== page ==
Richard Susskind has written a book called "The End of Lawyers?" in which he expresses his views on the state of the legal profession and the outlook for the future. Here is a link to a short article in which he discusses the book and his conclusions, which include his idea that law practice will soon consist of five different types of lawyers:
The first will be the "expert trusted adviser." This is the provider of bespoke legal service. The arguments of my book suggest that market pressures will generally discourage lawyers from handling matters in a bespoke manner wherever this is possible. Instead, standardized or computerized service will be preferred. However, on some occasions bespoke work will be unavoidable.
The second category of lawyer for the future is the "enhanced practitioner." This is the individual whose legal skills and knowledge are required not to deliver a bespoke service but, enhanced by modern techniques, to support the delivery of standardized, systematized and (when in-house) packaged legal service.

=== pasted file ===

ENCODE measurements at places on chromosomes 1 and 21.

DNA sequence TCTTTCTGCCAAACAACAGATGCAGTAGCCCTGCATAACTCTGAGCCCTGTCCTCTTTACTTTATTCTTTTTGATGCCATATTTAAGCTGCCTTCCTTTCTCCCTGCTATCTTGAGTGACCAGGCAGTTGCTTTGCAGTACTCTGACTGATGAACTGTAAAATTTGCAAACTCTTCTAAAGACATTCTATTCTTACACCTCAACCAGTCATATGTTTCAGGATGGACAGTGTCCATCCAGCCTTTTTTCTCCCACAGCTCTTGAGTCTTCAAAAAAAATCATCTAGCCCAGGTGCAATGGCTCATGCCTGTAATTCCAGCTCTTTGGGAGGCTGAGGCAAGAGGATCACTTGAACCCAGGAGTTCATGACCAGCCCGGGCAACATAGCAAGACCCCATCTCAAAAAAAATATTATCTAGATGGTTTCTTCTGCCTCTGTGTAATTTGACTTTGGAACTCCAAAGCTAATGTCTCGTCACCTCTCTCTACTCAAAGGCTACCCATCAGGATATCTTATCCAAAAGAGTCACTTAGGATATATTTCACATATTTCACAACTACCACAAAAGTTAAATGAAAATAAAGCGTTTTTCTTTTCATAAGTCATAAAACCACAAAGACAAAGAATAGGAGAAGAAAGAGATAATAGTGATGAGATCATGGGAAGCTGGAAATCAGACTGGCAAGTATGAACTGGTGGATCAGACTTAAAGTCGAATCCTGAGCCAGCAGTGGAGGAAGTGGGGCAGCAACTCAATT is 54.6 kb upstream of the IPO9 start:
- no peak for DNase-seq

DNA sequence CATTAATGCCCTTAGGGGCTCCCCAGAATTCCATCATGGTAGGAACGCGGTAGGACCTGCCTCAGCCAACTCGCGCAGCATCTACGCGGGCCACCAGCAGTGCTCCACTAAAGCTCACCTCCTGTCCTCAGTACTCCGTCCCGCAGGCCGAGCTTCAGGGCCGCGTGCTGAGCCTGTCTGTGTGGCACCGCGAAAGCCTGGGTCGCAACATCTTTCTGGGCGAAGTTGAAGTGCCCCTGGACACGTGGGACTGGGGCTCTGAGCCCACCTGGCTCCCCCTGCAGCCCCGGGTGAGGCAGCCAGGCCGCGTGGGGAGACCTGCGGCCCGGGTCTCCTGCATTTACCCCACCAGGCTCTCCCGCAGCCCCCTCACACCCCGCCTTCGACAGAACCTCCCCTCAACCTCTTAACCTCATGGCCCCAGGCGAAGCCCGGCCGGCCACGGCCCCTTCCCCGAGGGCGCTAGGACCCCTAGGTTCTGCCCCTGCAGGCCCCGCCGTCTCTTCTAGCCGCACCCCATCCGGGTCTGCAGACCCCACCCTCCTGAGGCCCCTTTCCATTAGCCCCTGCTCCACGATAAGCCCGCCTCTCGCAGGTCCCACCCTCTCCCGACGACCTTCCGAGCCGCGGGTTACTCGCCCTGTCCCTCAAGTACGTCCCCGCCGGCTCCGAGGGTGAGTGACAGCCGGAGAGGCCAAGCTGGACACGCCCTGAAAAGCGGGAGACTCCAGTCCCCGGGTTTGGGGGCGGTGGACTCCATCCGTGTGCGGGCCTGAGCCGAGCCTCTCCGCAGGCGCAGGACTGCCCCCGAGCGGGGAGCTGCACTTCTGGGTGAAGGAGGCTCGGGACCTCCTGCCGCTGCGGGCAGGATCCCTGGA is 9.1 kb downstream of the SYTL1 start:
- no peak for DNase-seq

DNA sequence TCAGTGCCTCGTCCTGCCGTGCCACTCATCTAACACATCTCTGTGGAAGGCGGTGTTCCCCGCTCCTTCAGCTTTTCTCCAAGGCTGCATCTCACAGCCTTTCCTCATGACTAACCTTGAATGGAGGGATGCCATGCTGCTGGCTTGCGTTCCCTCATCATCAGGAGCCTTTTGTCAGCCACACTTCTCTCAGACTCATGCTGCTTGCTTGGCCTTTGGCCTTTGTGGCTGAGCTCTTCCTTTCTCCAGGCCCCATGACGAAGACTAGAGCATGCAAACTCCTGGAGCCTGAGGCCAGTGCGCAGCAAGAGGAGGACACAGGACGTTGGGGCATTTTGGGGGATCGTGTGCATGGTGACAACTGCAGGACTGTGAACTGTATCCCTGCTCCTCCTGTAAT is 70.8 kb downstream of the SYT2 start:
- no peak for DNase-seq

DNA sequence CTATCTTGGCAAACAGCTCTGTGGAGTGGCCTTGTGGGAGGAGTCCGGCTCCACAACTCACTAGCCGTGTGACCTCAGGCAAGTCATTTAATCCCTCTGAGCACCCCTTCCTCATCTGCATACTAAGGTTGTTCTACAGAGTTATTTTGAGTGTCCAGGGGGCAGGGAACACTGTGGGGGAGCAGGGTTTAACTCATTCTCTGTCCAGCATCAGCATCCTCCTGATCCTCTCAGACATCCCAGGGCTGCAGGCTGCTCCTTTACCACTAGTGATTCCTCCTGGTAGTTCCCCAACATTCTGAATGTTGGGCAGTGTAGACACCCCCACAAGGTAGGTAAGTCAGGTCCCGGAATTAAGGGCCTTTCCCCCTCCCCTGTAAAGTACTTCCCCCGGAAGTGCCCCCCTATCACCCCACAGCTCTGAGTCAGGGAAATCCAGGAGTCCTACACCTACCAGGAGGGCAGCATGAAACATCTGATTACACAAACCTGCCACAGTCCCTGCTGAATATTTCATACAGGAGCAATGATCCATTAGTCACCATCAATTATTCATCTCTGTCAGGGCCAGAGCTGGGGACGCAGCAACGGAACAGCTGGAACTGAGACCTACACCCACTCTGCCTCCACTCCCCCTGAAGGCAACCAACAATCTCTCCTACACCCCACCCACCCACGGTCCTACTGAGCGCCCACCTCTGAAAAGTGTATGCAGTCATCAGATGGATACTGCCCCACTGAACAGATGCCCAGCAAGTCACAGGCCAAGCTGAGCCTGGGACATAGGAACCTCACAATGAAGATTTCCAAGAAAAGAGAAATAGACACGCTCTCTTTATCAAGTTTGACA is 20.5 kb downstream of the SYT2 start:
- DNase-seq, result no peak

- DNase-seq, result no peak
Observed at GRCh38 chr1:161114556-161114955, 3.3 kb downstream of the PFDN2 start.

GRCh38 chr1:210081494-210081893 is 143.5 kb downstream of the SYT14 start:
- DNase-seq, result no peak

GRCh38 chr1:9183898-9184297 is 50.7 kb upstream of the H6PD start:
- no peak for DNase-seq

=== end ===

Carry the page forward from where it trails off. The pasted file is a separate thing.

The third category of lawyer will be the "legal knowledge engineer." Since legal services will be increasingly standardized and (in various ways) computerized, this is the category of people who are going to be needed to organize the large quantities of complex legal content and processes that will need to be analyzed, distilled and then embodied in standard working practices and computer systems.
The fourth category will be the "legal risk manager." The job description of this category of lawyer is to avoid legal problems than resolve them.
Finally, the fifth category of future lawyers is the "legal hybrid", who will be superbly schooled and genuinely expert in other related disciplines and will be able to extend the range of the services they provide in a way that adds value to their clients.